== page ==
With background collected from its assessment, and knowing the scope of the challenge, ProHealth worked to make writing opioid prescriptions for chronic pain a safer, more consistent experience for provider and patient. 

Strict policy mandates were rejected as non-starters for providers who must work with the complex and diverse needs of individual patients. Respect for autonomous practice and trust between medical leaders and providers, like the trust between providers and patients, is valued.

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Creating the guide

Sensitive to these issues, ProHealth looked to resources already developed for guidance. The 2012 publication of the Federation of State Medical Examiner Boards titled “Responsible Opioid Prescribing, A Clinicians Guide” proved to be an invaluable guide.3

Also useful was the U.S. Food and Drug Administration (FDA) Risk Evaluation and Mitigation Strategy (REMS). REMS began in April 2011, as a program using pharmaceutical industry funding for development and educational dissemination of safe opioid prescribing practices.4

ProHealth used these resources to develop their own set of “Best practice guidelines” focusing on utilizing the initial visit to screen and evaluate patients, give patient education on the risks and benefits of therapy and obtain informed consent prior to prescribing.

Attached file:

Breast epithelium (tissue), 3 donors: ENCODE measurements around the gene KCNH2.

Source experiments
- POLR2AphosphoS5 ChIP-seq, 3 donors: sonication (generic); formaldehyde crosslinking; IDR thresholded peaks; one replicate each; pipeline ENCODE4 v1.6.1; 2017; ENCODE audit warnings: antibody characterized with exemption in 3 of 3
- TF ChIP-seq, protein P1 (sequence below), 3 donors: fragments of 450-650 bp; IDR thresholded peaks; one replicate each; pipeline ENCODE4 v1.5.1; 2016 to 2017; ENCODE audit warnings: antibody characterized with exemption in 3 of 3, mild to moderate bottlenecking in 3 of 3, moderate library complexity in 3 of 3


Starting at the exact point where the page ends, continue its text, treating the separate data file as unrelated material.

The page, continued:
The critical need to treat for functional outcomes and not total cessation of pain was a key component of the guidelines. Using this document as a foundation they developed a program to educate providers on proper prescribing of controlled substances. Guidance on when to obtain specialty consultation and how to terminate therapy were included.

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Included in the document were specific “Guiding procedures” which described more concrete measures that individual prescribers could implement. Documentation included a provider-patient agreement outlining therapy risks, benefits, goals, and expectations.

Monitoring interventions, such as pre-check of the statewide controlled substance database, helped to inform providers of behavior that might be drug-seeking, as well as risks posed by prescriptions not disclosed during the assessment.